In the late afternoon of Wednesday, 28 June, a television channel rang me. Would I say a few words on their news programme about Freddie Ayer? It was the first I heard of his death. Then the Independent, for which I had written an obituary a year before, asked me if I would write 600 words for their front page. Then another television channel rang. Freddie’s death was about to become, I could see, a media event.

The time I knew Freddie best and saw him most was in the Fifties when we were colleagues at University College London. We met in the department continuously and a lot socially. When he went back to Oxford in 1959, I naturally saw less of him. In recent years, partly because I spend over half the year in America, but largely for no reason at all, we drifted apart. With a memory that operates like mine, for which the past is either oblivion or seemingly yesterday, neglectfulness comes only too easily.

The very last time we met was a year ago, in July. Freddie had been extremely ill, and he had survived ‘heart-death’. He was proud of the experience and described it with a degree of visual detail unusual for him. He couldn’t move, he told me, without getting out of breath, but he was his old self: by which I mean that he had reverted to that youthful self which he preserved intact into middle age – something caught so well in Tony Quinton’s sweet and genial tribute (Spectator, 8 July). ‘My doctor has given me five years: probably enough.’ Without being exactly self-reflective, Freddie had a capacity for standing back from his life and surveying it with a remarkable candour. He said to me at his 40th birthday party, ‘In my twenties I worked, in my thirties I played, and now I’m 40 it’s time for work again,’ and he slid back onto the dance floor. In his forties Freddie was as good as his word, and his idea of play included, it must be remembered, the war.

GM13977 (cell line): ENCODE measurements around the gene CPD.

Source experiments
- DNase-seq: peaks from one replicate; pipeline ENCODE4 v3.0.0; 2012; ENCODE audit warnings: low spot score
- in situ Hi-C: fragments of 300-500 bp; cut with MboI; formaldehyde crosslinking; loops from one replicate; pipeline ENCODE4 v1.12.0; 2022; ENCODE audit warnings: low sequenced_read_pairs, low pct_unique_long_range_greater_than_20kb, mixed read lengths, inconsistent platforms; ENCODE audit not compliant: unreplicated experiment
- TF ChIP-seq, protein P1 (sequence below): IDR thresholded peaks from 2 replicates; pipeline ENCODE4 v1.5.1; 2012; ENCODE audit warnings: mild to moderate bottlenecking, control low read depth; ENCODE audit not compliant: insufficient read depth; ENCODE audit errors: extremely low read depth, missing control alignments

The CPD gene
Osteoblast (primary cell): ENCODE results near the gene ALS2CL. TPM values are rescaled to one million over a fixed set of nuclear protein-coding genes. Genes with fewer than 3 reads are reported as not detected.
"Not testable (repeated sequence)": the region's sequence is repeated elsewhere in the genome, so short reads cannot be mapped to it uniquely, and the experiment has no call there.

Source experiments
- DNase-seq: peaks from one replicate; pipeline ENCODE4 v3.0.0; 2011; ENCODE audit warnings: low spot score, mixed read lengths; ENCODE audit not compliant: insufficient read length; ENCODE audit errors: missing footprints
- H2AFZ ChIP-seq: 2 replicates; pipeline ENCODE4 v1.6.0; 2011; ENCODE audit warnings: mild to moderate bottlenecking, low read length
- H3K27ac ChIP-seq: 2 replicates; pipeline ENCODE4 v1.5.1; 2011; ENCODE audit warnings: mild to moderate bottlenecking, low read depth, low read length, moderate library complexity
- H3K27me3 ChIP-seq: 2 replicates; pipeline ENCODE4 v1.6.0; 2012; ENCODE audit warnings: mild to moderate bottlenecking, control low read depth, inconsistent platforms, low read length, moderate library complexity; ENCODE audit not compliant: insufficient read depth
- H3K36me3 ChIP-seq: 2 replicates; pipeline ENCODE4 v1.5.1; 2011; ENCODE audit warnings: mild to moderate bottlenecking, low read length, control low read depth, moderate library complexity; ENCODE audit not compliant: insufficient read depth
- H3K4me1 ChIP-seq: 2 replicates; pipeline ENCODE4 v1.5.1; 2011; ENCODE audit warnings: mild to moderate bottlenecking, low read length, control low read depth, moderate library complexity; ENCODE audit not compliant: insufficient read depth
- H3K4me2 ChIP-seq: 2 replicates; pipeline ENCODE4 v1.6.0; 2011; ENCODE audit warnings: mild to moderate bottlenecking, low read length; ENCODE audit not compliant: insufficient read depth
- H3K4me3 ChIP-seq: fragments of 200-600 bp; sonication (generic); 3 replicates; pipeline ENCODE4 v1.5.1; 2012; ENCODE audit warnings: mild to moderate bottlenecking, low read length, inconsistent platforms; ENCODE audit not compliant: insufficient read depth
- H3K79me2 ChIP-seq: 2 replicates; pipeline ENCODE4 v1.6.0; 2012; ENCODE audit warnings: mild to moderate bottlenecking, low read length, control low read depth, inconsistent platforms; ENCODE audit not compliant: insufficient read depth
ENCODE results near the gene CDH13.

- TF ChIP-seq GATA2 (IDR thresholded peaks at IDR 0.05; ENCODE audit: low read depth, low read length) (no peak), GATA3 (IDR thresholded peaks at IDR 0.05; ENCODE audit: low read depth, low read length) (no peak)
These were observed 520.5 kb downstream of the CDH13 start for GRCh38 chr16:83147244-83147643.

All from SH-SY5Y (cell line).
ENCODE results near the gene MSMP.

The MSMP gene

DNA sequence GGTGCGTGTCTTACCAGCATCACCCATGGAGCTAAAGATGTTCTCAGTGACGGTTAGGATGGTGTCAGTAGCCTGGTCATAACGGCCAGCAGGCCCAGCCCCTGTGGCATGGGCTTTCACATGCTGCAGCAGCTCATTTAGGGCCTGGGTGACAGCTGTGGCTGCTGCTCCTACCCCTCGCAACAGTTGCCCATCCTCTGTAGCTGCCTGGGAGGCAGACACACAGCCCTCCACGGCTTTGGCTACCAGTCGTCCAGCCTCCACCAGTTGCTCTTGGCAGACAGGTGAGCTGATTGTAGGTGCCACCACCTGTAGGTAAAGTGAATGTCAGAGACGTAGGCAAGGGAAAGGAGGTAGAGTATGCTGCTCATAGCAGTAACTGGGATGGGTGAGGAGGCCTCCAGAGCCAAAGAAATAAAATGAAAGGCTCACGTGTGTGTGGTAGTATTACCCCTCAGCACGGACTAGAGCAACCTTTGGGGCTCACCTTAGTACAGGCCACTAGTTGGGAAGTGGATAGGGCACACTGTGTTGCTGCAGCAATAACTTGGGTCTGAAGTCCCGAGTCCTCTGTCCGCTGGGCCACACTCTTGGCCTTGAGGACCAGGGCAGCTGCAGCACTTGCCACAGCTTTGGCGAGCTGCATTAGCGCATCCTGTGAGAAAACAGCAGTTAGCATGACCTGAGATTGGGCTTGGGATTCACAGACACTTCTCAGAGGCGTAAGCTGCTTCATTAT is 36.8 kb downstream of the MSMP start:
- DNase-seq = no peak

The reception of Freddie’s death – both the scale it was on and the form it took – astounded me. I still cannot decide what it showed.

One claim that was made was that with Freddie’s death popularised philosophy, too, was dead. After Russell, he was the last person who could, at any rate within the English-speaking world, make philosophy accessible to a general audience: from now onwards, it has condemned itself to be a hermetic subject. Today England seems to me so fundamentally backward-looking in its attitudes that it cannot celebrate any event unless it can first conceive of it as bringing something to an end. In this case, the claim has some truth. But not quite for the reason suggested. Freddie was a great populariser, and, more to the point, he made philosophy popular. But it is not to detract from either his merits or his achievements to point out that he was pushing at an open door. If philosophy has changed since the days when Ayer’s popularity was at its height, so has its public, and, I believe, quite independently.